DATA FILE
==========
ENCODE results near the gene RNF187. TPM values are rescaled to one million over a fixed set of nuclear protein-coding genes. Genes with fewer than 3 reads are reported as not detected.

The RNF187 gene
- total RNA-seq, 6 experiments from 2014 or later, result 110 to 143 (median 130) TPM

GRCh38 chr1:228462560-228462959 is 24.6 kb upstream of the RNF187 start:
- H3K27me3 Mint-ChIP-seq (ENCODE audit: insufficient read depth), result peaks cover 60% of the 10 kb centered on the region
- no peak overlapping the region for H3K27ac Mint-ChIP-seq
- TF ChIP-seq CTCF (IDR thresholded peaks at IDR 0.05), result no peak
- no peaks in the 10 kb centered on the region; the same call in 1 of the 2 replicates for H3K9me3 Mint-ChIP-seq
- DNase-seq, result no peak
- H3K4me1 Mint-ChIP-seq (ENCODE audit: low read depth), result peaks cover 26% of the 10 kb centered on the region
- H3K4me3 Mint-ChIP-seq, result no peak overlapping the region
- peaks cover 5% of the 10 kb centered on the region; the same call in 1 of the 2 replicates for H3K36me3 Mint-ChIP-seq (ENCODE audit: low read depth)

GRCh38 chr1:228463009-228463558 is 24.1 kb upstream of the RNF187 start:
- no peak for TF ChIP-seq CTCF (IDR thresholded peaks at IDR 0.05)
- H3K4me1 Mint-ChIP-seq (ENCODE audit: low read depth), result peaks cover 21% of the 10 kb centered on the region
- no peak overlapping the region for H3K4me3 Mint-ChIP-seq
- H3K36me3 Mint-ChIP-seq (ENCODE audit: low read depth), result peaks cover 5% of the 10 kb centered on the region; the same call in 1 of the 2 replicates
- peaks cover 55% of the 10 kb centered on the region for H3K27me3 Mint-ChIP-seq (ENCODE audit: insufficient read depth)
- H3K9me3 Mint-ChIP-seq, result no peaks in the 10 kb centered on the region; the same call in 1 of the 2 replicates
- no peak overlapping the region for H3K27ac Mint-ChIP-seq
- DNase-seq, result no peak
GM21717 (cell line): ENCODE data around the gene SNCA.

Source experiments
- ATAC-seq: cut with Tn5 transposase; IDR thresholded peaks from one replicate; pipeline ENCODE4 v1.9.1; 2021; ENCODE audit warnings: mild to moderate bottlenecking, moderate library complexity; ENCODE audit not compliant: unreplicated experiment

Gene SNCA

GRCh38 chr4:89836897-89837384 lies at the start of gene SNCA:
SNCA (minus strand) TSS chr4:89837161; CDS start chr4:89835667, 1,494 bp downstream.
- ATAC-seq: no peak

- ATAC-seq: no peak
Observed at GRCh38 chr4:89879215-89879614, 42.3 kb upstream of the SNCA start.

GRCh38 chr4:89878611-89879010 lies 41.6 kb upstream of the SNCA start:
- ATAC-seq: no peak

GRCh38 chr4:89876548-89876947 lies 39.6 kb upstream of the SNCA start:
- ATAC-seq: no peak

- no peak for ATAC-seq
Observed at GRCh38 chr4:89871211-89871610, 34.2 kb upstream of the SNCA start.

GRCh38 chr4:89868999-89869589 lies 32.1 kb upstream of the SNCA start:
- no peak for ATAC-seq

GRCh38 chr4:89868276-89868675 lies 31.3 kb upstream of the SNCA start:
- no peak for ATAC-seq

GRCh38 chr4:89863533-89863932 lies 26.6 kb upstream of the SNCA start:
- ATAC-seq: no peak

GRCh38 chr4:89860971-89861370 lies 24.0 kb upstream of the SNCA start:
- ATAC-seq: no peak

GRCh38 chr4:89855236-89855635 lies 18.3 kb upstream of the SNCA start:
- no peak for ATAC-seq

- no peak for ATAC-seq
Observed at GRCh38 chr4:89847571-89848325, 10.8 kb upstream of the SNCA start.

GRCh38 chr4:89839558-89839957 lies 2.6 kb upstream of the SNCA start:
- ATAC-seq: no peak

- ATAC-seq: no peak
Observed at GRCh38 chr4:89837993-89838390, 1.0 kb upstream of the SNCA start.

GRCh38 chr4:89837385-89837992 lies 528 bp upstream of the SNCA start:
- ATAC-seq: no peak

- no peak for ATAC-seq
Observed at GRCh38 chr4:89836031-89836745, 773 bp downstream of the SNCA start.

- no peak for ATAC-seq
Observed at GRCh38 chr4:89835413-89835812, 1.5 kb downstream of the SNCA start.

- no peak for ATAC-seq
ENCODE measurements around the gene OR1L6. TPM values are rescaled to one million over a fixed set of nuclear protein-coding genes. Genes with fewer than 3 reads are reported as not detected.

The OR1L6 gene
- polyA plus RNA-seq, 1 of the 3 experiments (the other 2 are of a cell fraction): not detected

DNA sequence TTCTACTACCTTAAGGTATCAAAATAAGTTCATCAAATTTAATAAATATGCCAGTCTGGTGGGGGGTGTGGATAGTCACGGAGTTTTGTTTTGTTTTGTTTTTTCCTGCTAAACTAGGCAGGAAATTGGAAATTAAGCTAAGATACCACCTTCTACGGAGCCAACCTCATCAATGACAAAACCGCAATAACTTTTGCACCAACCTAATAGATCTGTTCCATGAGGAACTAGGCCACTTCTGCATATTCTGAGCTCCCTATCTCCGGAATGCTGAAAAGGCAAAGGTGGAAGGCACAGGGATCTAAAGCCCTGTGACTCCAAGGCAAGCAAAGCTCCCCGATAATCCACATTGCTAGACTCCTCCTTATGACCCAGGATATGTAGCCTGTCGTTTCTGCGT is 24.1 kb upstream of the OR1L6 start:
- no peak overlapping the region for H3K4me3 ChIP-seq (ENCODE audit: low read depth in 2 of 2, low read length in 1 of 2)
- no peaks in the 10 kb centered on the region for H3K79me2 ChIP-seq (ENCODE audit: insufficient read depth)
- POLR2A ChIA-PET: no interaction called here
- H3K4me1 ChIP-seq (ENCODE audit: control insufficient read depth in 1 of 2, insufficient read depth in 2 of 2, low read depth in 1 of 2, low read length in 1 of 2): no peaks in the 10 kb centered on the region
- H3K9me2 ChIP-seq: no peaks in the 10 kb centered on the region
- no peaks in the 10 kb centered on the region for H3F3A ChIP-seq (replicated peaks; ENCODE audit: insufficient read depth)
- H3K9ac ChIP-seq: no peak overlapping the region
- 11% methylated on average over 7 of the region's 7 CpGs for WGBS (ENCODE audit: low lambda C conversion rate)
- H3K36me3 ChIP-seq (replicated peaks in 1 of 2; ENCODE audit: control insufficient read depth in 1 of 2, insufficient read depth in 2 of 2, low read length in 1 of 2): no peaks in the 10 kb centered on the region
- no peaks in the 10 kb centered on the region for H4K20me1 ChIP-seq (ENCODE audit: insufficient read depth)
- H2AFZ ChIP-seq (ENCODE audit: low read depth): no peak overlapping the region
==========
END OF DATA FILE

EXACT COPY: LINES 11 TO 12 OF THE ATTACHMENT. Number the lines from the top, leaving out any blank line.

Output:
- H3K4me3 Mint-ChIP-seq, result no peak overlapping the region
- peaks cover 5% of the 10 kb centered on the region; the same call in 1 of the 2 replicates for H3K36me3 Mint-ChIP-seq (ENCODE audit: low read depth)